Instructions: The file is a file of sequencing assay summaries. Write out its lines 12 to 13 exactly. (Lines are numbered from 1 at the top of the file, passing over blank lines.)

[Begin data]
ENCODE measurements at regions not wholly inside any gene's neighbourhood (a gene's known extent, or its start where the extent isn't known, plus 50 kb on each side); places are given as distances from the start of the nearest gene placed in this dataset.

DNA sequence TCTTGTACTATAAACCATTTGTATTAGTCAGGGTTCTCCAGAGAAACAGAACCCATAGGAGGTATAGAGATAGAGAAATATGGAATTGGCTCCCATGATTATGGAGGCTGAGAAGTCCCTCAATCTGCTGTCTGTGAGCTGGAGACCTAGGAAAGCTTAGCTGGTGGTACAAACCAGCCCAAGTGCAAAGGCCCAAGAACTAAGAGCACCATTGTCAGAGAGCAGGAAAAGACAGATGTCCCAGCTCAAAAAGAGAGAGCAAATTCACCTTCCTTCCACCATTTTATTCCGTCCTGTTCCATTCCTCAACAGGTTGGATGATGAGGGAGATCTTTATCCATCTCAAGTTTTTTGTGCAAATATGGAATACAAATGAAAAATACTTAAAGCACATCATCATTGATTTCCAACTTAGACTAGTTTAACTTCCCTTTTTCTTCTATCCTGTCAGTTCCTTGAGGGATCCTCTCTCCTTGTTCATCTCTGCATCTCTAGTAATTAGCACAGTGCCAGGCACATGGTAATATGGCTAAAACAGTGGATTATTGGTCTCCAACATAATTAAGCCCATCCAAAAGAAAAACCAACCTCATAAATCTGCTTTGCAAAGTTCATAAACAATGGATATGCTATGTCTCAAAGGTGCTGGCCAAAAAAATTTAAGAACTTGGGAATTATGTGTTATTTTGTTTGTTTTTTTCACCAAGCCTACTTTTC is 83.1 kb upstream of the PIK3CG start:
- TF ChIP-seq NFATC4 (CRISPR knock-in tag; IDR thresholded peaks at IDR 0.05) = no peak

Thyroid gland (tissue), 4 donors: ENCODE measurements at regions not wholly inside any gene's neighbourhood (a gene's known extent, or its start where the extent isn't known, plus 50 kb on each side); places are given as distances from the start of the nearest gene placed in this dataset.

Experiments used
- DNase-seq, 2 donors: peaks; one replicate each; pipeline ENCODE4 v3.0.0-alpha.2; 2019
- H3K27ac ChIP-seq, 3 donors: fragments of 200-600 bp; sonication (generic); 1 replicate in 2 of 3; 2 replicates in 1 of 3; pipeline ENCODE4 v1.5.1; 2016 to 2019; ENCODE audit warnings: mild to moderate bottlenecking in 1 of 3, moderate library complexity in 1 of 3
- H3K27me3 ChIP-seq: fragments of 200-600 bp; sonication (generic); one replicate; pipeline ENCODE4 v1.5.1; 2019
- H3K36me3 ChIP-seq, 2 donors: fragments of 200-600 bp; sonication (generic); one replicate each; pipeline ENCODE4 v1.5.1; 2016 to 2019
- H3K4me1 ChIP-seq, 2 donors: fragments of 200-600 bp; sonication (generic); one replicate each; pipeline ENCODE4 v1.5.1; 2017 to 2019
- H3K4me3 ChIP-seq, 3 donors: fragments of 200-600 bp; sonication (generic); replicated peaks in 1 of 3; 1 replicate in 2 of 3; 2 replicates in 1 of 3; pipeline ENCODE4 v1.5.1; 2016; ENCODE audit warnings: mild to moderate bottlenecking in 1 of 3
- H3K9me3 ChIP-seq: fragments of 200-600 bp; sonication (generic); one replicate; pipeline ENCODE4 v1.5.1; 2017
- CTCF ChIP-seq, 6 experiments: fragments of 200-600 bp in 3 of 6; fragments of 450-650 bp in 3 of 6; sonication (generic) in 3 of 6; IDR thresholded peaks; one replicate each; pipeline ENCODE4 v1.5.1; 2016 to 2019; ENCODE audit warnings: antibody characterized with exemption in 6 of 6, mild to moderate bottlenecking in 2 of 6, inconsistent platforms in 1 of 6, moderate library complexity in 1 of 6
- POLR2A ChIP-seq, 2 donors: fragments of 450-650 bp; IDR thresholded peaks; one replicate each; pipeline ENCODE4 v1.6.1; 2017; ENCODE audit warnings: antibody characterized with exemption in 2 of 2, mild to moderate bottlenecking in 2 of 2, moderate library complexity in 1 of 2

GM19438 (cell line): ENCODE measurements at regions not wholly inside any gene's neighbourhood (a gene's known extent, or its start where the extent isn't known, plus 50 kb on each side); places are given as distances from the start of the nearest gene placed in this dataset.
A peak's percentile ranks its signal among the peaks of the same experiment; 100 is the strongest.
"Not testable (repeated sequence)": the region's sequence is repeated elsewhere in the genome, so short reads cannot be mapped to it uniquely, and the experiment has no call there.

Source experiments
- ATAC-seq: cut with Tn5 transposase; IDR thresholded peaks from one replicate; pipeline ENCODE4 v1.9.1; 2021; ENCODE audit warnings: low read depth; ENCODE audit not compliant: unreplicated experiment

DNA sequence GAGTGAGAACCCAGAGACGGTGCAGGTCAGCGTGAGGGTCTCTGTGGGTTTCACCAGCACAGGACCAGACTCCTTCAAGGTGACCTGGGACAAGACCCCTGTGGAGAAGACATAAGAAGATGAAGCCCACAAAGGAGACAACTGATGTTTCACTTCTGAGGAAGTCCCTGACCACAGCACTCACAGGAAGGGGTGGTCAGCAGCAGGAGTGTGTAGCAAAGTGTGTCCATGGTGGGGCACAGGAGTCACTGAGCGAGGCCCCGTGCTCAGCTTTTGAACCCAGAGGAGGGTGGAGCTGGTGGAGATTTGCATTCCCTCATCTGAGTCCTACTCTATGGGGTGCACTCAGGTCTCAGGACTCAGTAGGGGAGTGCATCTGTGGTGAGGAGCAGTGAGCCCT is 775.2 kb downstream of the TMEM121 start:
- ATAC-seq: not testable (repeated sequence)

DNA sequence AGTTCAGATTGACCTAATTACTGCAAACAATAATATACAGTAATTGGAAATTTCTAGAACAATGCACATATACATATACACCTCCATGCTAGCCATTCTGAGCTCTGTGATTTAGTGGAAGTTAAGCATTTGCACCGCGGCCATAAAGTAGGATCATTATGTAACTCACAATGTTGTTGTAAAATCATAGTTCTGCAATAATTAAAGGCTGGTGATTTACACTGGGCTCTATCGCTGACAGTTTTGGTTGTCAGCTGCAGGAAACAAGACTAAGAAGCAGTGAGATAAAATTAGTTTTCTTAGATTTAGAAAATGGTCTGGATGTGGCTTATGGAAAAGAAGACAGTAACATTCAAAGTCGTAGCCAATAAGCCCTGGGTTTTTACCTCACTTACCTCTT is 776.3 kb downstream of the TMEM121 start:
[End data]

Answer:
- H3K9me3 ChIP-seq: fragments of 200-600 bp; sonication (generic); one replicate; pipeline ENCODE4 v1.5.1; 2017
- CTCF ChIP-seq, 6 experiments: fragments of 200-600 bp in 3 of 6; fragments of 450-650 bp in 3 of 6; sonication (generic) in 3 of 6; IDR thresholded peaks; one replicate each; pipeline ENCODE4 v1.5.1; 2016 to 2019; ENCODE audit warnings: antibody characterized with exemption in 6 of 6, mild to moderate bottlenecking in 2 of 6, inconsistent platforms in 1 of 6, moderate library complexity in 1 of 6